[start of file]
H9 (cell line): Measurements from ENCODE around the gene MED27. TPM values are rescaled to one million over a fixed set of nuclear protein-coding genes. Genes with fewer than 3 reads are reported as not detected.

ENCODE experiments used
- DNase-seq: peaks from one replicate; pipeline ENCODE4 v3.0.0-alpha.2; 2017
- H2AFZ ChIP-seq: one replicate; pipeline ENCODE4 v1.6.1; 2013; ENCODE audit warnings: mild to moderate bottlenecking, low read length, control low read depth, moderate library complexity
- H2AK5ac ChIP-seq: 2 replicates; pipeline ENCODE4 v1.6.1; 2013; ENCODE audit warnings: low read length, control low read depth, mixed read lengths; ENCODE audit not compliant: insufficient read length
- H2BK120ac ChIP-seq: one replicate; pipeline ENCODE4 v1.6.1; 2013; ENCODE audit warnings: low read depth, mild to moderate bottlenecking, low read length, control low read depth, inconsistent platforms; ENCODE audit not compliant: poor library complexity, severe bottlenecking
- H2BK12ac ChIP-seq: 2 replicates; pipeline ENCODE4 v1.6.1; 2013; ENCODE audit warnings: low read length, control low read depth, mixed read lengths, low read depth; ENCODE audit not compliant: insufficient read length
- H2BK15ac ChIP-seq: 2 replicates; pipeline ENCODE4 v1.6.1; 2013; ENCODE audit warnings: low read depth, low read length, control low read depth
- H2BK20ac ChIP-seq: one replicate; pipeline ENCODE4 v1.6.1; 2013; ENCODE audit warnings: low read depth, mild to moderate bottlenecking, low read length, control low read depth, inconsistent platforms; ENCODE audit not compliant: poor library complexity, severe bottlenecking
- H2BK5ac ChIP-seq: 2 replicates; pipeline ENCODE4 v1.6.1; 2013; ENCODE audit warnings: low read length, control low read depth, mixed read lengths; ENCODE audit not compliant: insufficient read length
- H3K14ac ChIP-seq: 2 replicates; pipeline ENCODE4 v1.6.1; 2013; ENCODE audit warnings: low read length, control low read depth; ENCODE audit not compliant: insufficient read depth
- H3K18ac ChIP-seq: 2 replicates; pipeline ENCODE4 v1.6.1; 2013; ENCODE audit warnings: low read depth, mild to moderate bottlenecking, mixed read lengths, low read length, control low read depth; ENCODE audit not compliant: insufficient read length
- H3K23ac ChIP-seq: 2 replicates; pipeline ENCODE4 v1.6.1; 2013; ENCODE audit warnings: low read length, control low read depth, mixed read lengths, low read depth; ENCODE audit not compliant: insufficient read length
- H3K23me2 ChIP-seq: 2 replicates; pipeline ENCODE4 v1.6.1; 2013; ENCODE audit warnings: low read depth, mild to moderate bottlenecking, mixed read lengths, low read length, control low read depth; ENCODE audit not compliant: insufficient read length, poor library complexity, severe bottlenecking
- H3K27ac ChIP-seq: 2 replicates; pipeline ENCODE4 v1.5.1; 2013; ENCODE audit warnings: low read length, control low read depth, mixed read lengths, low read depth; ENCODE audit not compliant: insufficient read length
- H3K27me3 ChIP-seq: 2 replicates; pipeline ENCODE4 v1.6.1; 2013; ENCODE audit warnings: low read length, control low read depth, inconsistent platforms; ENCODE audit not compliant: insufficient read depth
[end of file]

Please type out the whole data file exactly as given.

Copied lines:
H9 (cell line): Measurements from ENCODE around the gene MED27. TPM values are rescaled to one million over a fixed set of nuclear protein-coding genes. Genes with fewer than 3 reads are reported as not detected.

ENCODE experiments used
- DNase-seq: peaks from one replicate; pipeline ENCODE4 v3.0.0-alpha.2; 2017
- H2AFZ ChIP-seq: one replicate; pipeline ENCODE4 v1.6.1; 2013; ENCODE audit warnings: mild to moderate bottlenecking, low read length, control low read depth, moderate library complexity
- H2AK5ac ChIP-seq: 2 replicates; pipeline ENCODE4 v1.6.1; 2013; ENCODE audit warnings: low read length, control low read depth, mixed read lengths; ENCODE audit not compliant: insufficient read length
- H2BK120ac ChIP-seq: one replicate; pipeline ENCODE4 v1.6.1; 2013; ENCODE audit warnings: low read depth, mild to moderate bottlenecking, low read length, control low read depth, inconsistent platforms; ENCODE audit not compliant: poor library complexity, severe bottlenecking
- H2BK12ac ChIP-seq: 2 replicates; pipeline ENCODE4 v1.6.1; 2013; ENCODE audit warnings: low read length, control low read depth, mixed read lengths, low read depth; ENCODE audit not compliant: insufficient read length
- H2BK15ac ChIP-seq: 2 replicates; pipeline ENCODE4 v1.6.1; 2013; ENCODE audit warnings: low read depth, low read length, control low read depth
- H2BK20ac ChIP-seq: one replicate; pipeline ENCODE4 v1.6.1; 2013; ENCODE audit warnings: low read depth, mild to moderate bottlenecking, low read length, control low read depth, inconsistent platforms; ENCODE audit not compliant: poor library complexity, severe bottlenecking
- H2BK5ac ChIP-seq: 2 replicates; pipeline ENCODE4 v1.6.1; 2013; ENCODE audit warnings: low read length, control low read depth, mixed read lengths; ENCODE audit not compliant: insufficient read length
- H3K14ac ChIP-seq: 2 replicates; pipeline ENCODE4 v1.6.1; 2013; ENCODE audit warnings: low read length, control low read depth; ENCODE audit not compliant: insufficient read depth
- H3K18ac ChIP-seq: 2 replicates; pipeline ENCODE4 v1.6.1; 2013; ENCODE audit warnings: low read depth, mild to moderate bottlenecking, mixed read lengths, low read length, control low read depth; ENCODE audit not compliant: insufficient read length
- H3K23ac ChIP-seq: 2 replicates; pipeline ENCODE4 v1.6.1; 2013; ENCODE audit warnings: low read length, control low read depth, mixed read lengths, low read depth; ENCODE audit not compliant: insufficient read length
- H3K23me2 ChIP-seq: 2 replicates; pipeline ENCODE4 v1.6.1; 2013; ENCODE audit warnings: low read depth, mild to moderate bottlenecking, mixed read lengths, low read length, control low read depth; ENCODE audit not compliant: insufficient read length, poor library complexity, severe bottlenecking
- H3K27ac ChIP-seq: 2 replicates; pipeline ENCODE4 v1.5.1; 2013; ENCODE audit warnings: low read length, control low read depth, mixed read lengths, low read depth; ENCODE audit not compliant: insufficient read length
- H3K27me3 ChIP-seq: 2 replicates; pipeline ENCODE4 v1.6.1; 2013; ENCODE audit warnings: low read length, control low read depth, inconsistent platforms; ENCODE audit not compliant: insufficient read depth